Tired of trying to meet all the rules on traditional tax-deferred saving plans? Consider switching to a Roth IRA.
Contributions to a Roth IRA are not tax-deductible. But, unlike a traditional IRA, you don't have to start taking money out (or stop putting money in) at age 70 1/2. And, after five years or age 59 1/2 (whichever is later), distributions to you and your beneficiaries will be income tax-FREE.
You can convert some or all of your traditional IRA if your adjusted gross income is $100,000 or less. The same income limit applies to individuals and married couples filing jointly. (Married couples filing separately cannot convert.)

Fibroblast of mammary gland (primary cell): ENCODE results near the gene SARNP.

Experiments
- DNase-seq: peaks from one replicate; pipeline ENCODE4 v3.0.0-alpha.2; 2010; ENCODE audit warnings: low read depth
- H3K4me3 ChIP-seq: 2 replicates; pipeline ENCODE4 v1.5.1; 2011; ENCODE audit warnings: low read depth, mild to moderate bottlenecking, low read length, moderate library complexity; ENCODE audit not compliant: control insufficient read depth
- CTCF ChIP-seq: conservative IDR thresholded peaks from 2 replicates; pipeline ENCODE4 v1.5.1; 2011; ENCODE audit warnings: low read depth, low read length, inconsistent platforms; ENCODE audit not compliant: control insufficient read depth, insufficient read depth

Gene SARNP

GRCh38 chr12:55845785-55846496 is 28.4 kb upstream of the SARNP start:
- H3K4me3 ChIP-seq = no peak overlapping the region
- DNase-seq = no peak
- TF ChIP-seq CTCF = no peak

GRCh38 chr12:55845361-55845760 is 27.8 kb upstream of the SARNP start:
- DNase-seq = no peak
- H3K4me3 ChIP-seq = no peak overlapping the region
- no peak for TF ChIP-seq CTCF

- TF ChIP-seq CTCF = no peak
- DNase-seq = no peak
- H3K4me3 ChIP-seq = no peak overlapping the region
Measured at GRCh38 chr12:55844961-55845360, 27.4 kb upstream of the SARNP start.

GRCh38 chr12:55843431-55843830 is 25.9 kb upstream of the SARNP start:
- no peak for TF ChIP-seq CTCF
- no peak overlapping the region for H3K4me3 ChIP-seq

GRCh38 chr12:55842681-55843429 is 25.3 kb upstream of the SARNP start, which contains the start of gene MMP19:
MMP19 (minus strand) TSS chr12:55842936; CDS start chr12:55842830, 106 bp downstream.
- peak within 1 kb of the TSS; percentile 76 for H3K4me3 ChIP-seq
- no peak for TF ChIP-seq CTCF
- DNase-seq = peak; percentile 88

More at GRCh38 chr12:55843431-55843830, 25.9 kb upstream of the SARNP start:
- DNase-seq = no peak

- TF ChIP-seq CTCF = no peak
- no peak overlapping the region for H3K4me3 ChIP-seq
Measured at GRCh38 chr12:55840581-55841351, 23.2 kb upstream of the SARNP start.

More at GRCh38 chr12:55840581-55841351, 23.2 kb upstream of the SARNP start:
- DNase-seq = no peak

TIP: Income taxes will be due on the amount you convert, just as if you made a withdrawal. But it can be well worth it. You can also set up a new Roth IRA and make after-tax contributions to it.
TIP: If you want to convert, start planning now. You may even be able to defer income to get under the $100,000 AGI limit.
TIP: You can only convert from a traditional IRA. If your money is in a pension, 401(k), etc., you must roll it into a traditional IRA first and then convert.
Consider converting to a Roth if:
- Your IRA is small and/or you are in a low tax bracket.
- You made non-deductible contributions that won't be taxed when you convert.
- Your retirement tax bracket will be the same or higher than now.
- You can pay the tax without dipping into your IRA.
- You won't need your IRA in retirement and want to let it keep growing tax-free.
- You are already taking distributions and want to eliminate the annual distribution.